In neighborhoods across Nebraska, plenty of schools, firehouses and police stations just let out a collective sigh of relief as Senator Nelson voted to put job-saving state assistance on the path to the President’s desk.  Despite Senator Johanns’ repeated objections, Nebraska now stands to receive some $128 million in federal Medicaid and education funding saving more than 1,000 education jobs in our state.

On August 4, the United States Senate approved a crucial measure that will save 140,000 teachers’ jobs nationally and the jobs of tens of thousands of first responders. 

The amendment, in which Senator Nelson voted “Yes” and Senator Johanns voted “No,” will provide $16.1 billion in increased federal contributions to the state share of Medicaid and in $10 billion in emergency allocations to school districts across the country.  At a time when Nebraska is facing an over $700 million state budget deficit, the resources and jobs saved is welcome news.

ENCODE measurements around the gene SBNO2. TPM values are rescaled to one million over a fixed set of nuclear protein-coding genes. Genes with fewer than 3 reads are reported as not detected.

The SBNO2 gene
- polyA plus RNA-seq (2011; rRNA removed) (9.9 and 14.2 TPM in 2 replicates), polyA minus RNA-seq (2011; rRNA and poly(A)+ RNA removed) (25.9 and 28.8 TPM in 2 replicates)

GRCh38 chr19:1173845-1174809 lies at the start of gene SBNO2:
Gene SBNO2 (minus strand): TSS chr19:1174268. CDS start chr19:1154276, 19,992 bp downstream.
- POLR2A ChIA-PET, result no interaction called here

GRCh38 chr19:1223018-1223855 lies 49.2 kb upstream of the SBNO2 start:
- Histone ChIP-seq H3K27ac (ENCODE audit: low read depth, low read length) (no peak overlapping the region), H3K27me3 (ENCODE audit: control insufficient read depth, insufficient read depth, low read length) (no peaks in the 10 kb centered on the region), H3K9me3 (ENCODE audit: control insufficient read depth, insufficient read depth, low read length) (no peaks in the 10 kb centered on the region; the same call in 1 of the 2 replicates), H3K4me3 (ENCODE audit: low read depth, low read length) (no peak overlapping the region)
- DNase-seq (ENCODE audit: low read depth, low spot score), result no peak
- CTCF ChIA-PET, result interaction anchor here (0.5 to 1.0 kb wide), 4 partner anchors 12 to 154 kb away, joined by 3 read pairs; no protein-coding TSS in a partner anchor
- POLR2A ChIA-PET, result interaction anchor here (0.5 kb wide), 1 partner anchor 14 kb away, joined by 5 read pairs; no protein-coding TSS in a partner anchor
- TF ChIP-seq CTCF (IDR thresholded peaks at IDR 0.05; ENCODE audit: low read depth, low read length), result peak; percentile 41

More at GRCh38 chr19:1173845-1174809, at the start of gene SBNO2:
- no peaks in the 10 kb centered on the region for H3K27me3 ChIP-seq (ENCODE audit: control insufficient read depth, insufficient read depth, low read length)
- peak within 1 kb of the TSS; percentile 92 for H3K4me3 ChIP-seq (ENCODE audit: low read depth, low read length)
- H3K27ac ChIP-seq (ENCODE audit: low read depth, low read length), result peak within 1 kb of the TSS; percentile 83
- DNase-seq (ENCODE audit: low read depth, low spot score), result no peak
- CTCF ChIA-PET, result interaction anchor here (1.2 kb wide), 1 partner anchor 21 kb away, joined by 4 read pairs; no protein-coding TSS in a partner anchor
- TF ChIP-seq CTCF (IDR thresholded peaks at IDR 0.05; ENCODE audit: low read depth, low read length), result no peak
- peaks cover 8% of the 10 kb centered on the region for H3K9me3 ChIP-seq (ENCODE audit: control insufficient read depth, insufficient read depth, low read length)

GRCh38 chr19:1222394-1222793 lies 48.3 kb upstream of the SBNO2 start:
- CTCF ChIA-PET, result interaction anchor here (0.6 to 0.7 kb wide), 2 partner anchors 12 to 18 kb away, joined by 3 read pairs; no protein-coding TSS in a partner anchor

Today marks the fourth time Senator Johanns has voted against cops’, firefighters’, and teachers’ jobs, citing deficit concerns.  However, the measure is deficit neutral, and has an added benefit as reported by The Hill: “The Congressional Budget Office (CBO) last night estimated that the latest version of the Democrats’ plan to extend emergency Medicaid benefits will reduce the federal deficit by almost $1.4 billion over the next decade. 

Senator Johanns once again let down the very Nebraskans who keep our streets safe and who educate our kids.  Considering Senator Johanns has no problem extending the Bush tax credits that blew a huge hole in the deficit, he simply has no excuse to oppose this job-preserving legislation because the bill does not add a dime to the deficit.  In Johanns’ recent press statement, the reason he gave for not voting for the bill was because it added to the deficit.  Knowing the bill does not add to the deficit, we simple do not understand why Senator Johanns would vote to fire thousands of Nebraskans.

Note: there is a caveat for the state aid, Governors must apply for the funds…so time will tell if Governor Heineman wants to save jobs in our state.